Environment
National Association of Amazon Indians in Peru/AP

Critic of illegal logging in Peru slain

Ashaninka leader Edwin Chota had received death threats from those who wanted to profit from Amazonian woods

An outspoken Peruvian opponent of illegal logging and three other native Ashaninka community leaders were shot and killed in the remote region bordering Brazil where they live, villagers and authorities said on Monday.

The activist, Edwin Chota, had received frequent death threats from illegal loggers, who he had tried for years to expel from the lands for which his community was seeking title.

Illegal loggers were suspected in the killings, said Ashaninka regional leader Reyder Sebastián. Pervasive corruption lets the loggers operate with impunity, stripping the Amazon region's river basins of prized hardwoods, especially mahogany and tropical cedar.

"He threatened to upset the status quo," said David Salisbury, a professor at the University of Richmond who was advising Chota on the title quest and had known him for a decade. "The illegal loggers are on record for wanting Edwin dead."

Chota's region is home to about 80 percent of illegal logging in Peru, which thrives on a web of corruption involving the widespread issuance of counterfeit logging permits.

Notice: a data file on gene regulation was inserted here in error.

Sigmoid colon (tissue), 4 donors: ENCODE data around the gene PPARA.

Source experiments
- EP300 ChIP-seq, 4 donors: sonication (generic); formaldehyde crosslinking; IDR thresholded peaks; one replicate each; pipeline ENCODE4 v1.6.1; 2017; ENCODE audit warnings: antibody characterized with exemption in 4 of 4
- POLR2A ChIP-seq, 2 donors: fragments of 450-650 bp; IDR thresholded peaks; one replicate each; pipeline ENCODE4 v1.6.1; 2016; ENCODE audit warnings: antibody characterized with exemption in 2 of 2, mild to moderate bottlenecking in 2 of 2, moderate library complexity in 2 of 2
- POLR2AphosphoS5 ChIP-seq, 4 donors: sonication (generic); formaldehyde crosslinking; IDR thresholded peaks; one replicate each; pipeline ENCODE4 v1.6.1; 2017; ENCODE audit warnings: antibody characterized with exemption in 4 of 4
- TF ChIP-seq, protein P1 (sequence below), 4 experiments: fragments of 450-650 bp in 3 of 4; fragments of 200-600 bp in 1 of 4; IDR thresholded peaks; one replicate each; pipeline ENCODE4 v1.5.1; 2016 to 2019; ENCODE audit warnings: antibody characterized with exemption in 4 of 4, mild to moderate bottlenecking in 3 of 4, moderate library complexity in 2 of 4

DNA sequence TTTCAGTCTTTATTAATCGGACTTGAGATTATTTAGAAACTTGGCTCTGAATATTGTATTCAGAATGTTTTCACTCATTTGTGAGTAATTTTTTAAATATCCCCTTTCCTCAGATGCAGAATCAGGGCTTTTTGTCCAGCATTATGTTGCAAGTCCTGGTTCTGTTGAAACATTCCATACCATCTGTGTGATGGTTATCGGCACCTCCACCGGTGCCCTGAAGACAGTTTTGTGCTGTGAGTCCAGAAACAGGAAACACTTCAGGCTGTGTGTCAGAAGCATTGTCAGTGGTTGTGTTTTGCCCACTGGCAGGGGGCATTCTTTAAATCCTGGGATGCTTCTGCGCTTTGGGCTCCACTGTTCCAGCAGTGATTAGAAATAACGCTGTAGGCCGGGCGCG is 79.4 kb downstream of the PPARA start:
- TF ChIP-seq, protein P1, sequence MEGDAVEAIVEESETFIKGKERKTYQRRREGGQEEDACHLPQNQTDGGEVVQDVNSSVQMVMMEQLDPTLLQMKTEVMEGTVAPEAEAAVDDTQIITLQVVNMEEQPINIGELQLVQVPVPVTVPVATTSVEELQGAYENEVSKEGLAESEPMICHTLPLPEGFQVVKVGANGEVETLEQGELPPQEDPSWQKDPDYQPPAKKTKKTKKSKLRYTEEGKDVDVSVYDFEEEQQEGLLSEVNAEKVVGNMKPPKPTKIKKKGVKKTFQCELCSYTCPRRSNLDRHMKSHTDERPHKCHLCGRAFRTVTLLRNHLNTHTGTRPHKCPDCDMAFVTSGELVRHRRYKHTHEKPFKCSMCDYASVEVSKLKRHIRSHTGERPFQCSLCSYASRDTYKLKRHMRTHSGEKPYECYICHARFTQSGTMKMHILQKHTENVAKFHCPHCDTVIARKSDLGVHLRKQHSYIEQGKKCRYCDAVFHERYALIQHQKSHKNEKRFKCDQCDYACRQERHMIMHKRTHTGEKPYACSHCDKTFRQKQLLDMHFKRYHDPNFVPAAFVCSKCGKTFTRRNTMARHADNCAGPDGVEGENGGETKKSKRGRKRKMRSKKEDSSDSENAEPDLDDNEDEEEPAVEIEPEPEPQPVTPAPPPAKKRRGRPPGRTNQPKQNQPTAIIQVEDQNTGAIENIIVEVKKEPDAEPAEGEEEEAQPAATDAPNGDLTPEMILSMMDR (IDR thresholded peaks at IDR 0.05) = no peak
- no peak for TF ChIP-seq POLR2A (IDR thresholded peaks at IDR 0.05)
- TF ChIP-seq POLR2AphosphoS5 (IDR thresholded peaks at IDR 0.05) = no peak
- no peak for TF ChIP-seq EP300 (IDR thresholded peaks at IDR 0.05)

The wood from a single old-growth mahogany tree can fetch more than $11,000 on the U.S. lumber market, the Environmental Investigation Agency nonprofit said in a 2012 report on Peru's troubled forest concession system.

Chota and the others were apparently killed on Sept. 1, the day they left Saweto, the village he led on the Upper Tamaya river, to hike to a Brazilian Ashaninka community, said the village schoolteacher, María Elena Paredes.

When the men did not arrive at the Brazilian village, worried comrades who had traveled ahead of them returned and found the bodies — apparently killed by shotgun blasts — near some shacks on the Putaya river, Paredes said.

She said by phone that vultures had begun to feed on the bodies, which were found a six-hour walk from the village with 45 inhabitants.

Paredes identified the other slain men as Jorge Ríos, who was Chota's deputy, Leoncio Quinticima and Francisco Pinedo.

She said no villagers had seen the killers.

Peru's main indigenous federation, AIDESEP, expressed outrage at police and the judiciary in a statement for "doing absolutely nothing despite repeated complaints" to protect the slain men.

Peru's deputy minister for intercultural affairs, Patricia Balbuena, said authorities planned to fly by helicopter to Saweto to investigate and retrieve the bodies.

The Ashaninkas are Peru's leading Amazon ethnic group and Sebastián says violence against them has been rising since they began agitating for titles to their territories.

The Associated Press

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Places
Amazon Rainforest, Peru
Topics
Crime

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